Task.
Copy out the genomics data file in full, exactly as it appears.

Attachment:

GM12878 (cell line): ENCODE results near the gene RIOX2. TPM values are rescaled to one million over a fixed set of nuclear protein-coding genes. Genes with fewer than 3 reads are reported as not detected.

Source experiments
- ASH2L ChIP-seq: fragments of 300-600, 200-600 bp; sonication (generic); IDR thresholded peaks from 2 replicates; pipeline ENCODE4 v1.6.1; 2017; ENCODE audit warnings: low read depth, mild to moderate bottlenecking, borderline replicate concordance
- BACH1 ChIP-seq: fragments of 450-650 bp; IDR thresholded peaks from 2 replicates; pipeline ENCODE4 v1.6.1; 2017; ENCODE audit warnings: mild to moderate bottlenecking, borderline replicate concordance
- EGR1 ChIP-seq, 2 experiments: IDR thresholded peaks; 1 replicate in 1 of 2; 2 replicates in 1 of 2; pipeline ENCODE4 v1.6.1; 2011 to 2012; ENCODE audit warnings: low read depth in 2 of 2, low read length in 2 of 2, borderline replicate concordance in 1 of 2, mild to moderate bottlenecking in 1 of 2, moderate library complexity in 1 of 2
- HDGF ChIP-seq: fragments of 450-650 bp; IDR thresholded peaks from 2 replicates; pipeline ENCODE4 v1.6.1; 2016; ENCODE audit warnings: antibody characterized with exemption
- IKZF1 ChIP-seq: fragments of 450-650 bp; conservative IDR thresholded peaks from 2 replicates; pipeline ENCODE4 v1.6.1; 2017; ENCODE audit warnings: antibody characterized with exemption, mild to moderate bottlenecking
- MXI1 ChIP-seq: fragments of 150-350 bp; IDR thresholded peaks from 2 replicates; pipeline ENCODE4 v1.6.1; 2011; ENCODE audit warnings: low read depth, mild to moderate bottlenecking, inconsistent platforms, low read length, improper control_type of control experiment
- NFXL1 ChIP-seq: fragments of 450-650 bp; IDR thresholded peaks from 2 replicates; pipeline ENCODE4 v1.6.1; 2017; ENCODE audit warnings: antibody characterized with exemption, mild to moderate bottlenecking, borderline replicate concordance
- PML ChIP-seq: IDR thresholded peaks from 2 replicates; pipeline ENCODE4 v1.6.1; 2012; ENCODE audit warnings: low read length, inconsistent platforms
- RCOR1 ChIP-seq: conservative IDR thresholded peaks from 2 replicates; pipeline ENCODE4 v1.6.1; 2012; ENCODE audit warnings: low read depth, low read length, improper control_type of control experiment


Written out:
GM12878 (cell line): ENCODE results near the gene RIOX2. TPM values are rescaled to one million over a fixed set of nuclear protein-coding genes. Genes with fewer than 3 reads are reported as not detected.

Source experiments
- ASH2L ChIP-seq: fragments of 300-600, 200-600 bp; sonication (generic); IDR thresholded peaks from 2 replicates; pipeline ENCODE4 v1.6.1; 2017; ENCODE audit warnings: low read depth, mild to moderate bottlenecking, borderline replicate concordance
- BACH1 ChIP-seq: fragments of 450-650 bp; IDR thresholded peaks from 2 replicates; pipeline ENCODE4 v1.6.1; 2017; ENCODE audit warnings: mild to moderate bottlenecking, borderline replicate concordance
- EGR1 ChIP-seq, 2 experiments: IDR thresholded peaks; 1 replicate in 1 of 2; 2 replicates in 1 of 2; pipeline ENCODE4 v1.6.1; 2011 to 2012; ENCODE audit warnings: low read depth in 2 of 2, low read length in 2 of 2, borderline replicate concordance in 1 of 2, mild to moderate bottlenecking in 1 of 2, moderate library complexity in 1 of 2
- HDGF ChIP-seq: fragments of 450-650 bp; IDR thresholded peaks from 2 replicates; pipeline ENCODE4 v1.6.1; 2016; ENCODE audit warnings: antibody characterized with exemption
- IKZF1 ChIP-seq: fragments of 450-650 bp; conservative IDR thresholded peaks from 2 replicates; pipeline ENCODE4 v1.6.1; 2017; ENCODE audit warnings: antibody characterized with exemption, mild to moderate bottlenecking
- MXI1 ChIP-seq: fragments of 150-350 bp; IDR thresholded peaks from 2 replicates; pipeline ENCODE4 v1.6.1; 2011; ENCODE audit warnings: low read depth, mild to moderate bottlenecking, inconsistent platforms, low read length, improper control_type of control experiment
- NFXL1 ChIP-seq: fragments of 450-650 bp; IDR thresholded peaks from 2 replicates; pipeline ENCODE4 v1.6.1; 2017; ENCODE audit warnings: antibody characterized with exemption, mild to moderate bottlenecking, borderline replicate concordance
- PML ChIP-seq: IDR thresholded peaks from 2 replicates; pipeline ENCODE4 v1.6.1; 2012; ENCODE audit warnings: low read length, inconsistent platforms
- RCOR1 ChIP-seq: conservative IDR thresholded peaks from 2 replicates; pipeline ENCODE4 v1.6.1; 2012; ENCODE audit warnings: low read depth, low read length, improper control_type of control experiment